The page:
The Productivity Council’s tripartite consultation on the rising cost of living has unearthed some significant findings, as it sought to identify the reasons for the hike in the cost of goods coming into the island.

To this end, Dr. Roland Craigwell and Dr. Winston Moore, lecturers in the Department of Economics at the University of the West Indies, Cave Hill Campus, conducted a survey of 51 companies under the broad theme: The Cost of Living: Determination, Duration and Frequency of Price Changes in Barbados.

Dr. Craigwell reported one of the main findings of the probe was that the price of fruits and vegetables increased every two months due to high importation costs.

He said: "Every month, 40 to 50 per cent of goods in Barbados undergo a price increase.?? In fact, some food items recorded an average double-digit price hike last year."??

The economist also revealed that of the 51 businesses surveyed in 2008, which included three construction companies and 22 manufacturing firms, 46 per cent believed that higher import prices accounted for changes in their prices.

In response, fellow researcher Dr. Moore, noted that while there were a number of factors that fuelled individuals’ perception that the price of goods was constantly increasing, he believed that the amount of money spent on food by consumers across the board needed to be examined.

He added that based on the Barbados Statistical Services’ retail index, 33 per cent of Barbadians’ monthly income was spent on food. "The reason for this is that food prices tend to have a greater range of fluctuation.?? Therefore, if these households spent the majority of their income on food, they would tend to notice the changes more, particularly given that changes in food prices are said to occur more frequently than with other goods."

Meanwhile, Director of the Sir Arthur Lewis Institute of Social and Economic Studies, Professor Andrew Downes, in his examination of the Efforts and Strategies Needed to Reposition the Manufacturing Sector in Barbados, stated that in order for the manufacturing sector to survive, it must utilise modern manufacturing technologies.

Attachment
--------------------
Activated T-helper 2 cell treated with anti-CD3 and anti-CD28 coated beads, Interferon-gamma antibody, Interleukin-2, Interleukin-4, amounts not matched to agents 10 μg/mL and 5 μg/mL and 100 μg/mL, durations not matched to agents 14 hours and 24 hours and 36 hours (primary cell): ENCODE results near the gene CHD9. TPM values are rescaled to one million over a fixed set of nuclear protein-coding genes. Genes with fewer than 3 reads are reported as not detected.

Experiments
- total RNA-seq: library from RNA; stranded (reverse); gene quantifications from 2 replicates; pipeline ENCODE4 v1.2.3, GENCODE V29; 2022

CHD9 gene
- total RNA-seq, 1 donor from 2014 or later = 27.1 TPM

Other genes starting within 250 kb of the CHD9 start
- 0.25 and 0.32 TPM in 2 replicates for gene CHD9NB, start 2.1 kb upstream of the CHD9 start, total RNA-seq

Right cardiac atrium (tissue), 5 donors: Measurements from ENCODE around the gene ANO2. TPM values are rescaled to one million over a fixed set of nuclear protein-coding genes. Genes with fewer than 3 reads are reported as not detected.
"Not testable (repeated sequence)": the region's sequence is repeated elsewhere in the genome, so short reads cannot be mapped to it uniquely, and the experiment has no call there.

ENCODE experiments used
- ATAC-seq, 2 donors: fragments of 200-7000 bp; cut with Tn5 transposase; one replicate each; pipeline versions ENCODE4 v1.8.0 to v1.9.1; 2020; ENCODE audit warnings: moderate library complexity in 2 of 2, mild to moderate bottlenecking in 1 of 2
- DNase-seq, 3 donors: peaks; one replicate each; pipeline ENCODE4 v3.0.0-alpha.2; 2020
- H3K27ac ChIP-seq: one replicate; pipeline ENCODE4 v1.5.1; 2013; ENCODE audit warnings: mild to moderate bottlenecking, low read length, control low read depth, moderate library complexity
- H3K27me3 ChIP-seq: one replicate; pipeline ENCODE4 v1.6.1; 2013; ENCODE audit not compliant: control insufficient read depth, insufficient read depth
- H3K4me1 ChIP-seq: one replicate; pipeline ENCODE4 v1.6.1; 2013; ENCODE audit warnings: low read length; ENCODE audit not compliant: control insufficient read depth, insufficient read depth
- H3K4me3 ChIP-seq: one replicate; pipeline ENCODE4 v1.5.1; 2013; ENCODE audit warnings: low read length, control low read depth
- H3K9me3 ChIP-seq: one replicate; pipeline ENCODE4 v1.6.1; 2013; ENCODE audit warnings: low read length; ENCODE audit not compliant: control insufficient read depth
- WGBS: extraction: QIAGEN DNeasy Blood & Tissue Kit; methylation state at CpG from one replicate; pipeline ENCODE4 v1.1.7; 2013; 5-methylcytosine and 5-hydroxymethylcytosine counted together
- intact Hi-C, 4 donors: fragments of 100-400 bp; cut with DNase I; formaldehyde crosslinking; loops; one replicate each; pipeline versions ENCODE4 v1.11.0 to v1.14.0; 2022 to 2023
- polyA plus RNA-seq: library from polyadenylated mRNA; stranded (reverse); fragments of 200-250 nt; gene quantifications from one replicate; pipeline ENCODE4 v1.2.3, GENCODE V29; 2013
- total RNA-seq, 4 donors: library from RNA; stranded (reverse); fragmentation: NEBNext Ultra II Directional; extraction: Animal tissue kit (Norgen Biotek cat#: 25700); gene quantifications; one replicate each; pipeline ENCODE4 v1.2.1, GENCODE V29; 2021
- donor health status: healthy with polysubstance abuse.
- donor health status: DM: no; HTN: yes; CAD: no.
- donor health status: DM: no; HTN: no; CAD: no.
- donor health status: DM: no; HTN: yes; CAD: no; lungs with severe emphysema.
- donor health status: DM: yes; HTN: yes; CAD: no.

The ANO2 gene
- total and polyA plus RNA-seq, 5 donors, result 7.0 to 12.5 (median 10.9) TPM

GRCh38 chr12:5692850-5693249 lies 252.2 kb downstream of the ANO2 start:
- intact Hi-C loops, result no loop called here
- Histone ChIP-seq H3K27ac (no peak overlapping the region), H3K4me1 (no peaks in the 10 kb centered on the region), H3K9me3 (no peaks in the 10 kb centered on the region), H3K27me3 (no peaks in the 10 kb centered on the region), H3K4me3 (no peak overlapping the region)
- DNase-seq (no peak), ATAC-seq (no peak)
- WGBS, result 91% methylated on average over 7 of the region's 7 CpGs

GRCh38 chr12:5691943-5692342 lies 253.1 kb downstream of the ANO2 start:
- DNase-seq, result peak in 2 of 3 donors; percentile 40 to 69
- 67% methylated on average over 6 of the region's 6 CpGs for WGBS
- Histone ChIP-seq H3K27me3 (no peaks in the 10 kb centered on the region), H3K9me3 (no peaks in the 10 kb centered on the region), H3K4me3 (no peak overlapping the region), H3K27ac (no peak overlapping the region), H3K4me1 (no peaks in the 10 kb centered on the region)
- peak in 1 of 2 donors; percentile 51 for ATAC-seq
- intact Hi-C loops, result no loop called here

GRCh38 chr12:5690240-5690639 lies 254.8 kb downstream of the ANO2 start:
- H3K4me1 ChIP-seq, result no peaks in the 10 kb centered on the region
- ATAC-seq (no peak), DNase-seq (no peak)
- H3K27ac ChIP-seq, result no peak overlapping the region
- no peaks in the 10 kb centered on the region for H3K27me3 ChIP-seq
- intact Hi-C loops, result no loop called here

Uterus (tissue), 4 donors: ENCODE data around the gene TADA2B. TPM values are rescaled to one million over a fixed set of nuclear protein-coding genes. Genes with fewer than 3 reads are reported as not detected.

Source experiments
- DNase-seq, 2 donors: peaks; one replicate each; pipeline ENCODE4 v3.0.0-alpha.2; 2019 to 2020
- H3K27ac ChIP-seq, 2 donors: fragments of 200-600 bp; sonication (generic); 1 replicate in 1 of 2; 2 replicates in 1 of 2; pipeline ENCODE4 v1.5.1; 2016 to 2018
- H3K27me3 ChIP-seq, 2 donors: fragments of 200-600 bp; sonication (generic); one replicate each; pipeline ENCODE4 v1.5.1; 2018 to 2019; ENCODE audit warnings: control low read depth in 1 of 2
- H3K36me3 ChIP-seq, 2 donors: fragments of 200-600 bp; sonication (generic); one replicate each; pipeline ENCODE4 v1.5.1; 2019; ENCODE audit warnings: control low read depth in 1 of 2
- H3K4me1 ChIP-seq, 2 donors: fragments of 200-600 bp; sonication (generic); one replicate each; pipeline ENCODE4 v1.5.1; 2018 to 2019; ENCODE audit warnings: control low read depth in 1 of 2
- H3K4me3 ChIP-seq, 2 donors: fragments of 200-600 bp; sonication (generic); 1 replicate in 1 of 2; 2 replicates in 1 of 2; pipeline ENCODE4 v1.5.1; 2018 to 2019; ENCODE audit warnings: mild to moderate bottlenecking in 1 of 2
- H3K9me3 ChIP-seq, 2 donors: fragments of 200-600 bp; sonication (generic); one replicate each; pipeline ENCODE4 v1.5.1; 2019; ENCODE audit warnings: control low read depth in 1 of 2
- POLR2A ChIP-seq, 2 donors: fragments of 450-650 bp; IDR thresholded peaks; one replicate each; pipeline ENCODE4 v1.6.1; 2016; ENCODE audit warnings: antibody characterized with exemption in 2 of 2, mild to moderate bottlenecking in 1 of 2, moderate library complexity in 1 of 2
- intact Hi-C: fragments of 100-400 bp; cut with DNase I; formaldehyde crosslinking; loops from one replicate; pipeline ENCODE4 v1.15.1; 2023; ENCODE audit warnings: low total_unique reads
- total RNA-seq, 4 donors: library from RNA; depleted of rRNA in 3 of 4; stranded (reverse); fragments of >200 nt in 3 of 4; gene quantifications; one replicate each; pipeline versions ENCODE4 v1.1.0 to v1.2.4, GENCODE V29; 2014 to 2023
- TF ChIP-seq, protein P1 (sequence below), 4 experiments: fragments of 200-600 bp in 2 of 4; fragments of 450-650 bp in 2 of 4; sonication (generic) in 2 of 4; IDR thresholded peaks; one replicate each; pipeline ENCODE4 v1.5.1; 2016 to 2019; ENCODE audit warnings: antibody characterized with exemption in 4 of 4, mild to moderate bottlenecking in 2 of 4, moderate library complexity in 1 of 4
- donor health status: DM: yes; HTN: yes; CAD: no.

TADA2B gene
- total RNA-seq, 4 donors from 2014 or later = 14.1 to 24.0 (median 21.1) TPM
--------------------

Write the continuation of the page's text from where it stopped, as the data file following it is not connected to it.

The findings of the survey of 200 businesses, revealed that since 1990, the sector had been in decline, despite several incentives to boost it. The probe also uncovered that 80 percent of sales had taken place in the domestic market, with CARICOM being the main exporter.

While acknowledging that the global economic climate, called for a new business ethos, Professor Downes advised the players in the manufacturing sector?? to take advantage of opportunities in the export market.

He said: "A modern manufacturing sector must gear up to serve global markets, as we cannot depend essentially, on CARICOM alone."

The study showed that an audit of the businesses indicated that many of the manufacturing plants had poor layout of their operations and equipment, and utilised outdated technologies.

"There is a high awareness of trading agreements, but certainly, they [manufacturers] do not exploit them… So, when we look at the EPA, CARICAD and so forth, these things are out there but, we are not getting takers for these particular agreements," he declared.

Professor Downes and Cheryl Fitzpatrick-Payne, Senior Manager, Advisory Department at KPMG, also presented a paper on The Popularity and Benefits of Performance-Improvement Strategies in the Private Sector.

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